Energy giants AES and Siemens have combined their energy storage divisions to take on upstarts like Tesla and other industry rivals, in an effort to dominate the soaring global battery storage market.
The jointly owned entity, Fluence, will focus exclusively on grid-level storage, rather than in the household market, with a minimum size of 100kW.
And Australia, where Tesla will soon begin building the biggest lithium-ion battery storage in the world, is high on the list of market target.
AES says it expects the market for grid scale battery storage to boom from just 3GW in 2016 to 28GW in 2022, and John Zehurancik, the president of AES Energy Storage, says Australia in the global top five for potential.
“Australia has moved itself into one of top 5 markets in the world,” Zehurancik told RenewEconomy in an interview. “You are sitting in the middle of one of the hot markets.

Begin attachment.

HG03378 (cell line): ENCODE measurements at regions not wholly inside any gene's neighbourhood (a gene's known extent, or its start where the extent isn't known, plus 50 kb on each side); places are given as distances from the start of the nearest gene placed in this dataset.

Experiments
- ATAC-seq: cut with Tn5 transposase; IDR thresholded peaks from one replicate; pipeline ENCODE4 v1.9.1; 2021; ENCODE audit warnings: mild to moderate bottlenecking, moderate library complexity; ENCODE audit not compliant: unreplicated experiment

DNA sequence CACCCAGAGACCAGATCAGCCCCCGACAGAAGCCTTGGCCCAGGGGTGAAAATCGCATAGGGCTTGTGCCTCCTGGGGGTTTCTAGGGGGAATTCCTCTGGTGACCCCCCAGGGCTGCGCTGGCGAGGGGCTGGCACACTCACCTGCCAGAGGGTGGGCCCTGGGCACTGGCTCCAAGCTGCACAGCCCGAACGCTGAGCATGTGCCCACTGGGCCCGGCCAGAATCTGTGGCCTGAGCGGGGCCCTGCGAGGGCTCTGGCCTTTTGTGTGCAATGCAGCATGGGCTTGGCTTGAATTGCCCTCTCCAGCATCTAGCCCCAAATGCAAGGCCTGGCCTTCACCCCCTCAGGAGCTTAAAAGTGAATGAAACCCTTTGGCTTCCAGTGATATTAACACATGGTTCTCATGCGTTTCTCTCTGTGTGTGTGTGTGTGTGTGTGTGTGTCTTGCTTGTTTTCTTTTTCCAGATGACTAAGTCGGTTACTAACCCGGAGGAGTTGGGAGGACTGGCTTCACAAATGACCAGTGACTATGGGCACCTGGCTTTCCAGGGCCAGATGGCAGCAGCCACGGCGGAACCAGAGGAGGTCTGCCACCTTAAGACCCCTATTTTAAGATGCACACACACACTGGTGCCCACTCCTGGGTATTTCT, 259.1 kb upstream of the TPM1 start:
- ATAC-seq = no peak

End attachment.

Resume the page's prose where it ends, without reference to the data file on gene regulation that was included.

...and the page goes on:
“There are lots of fundamentals that would encourage more storage in Australia – the lack of new dispatchable electricity, the growing renewable share, remote grids, its geographical limitations and the significant points of congestion. They all are points that make storage very valuable.”
AES is currently partnered with Lyon Group, which has ambitious plans to build more than 1GW of solar and more than 600MWh of battery storage in South Australia, Victoria and Queensland, and Zehurancik says it is also working with a “number of other companies” looking at battery storage in Australia, ranging of 20MW, 30MW, 50MW and bigger.
“We expect that some of these projects will come on towards end of this year and others will follow on after that. The question is do all the things that are talked about move forward. Will there be sustainable set of conditions going forward – or is this just a response to a crisis?”
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Top image: A 30MW/120MWh battery system installed by AES Energy Storage for San Diego Gas and Electric (SDG&E) in Escondido, Southern California, is the world’s largest. Photo via P2 Photography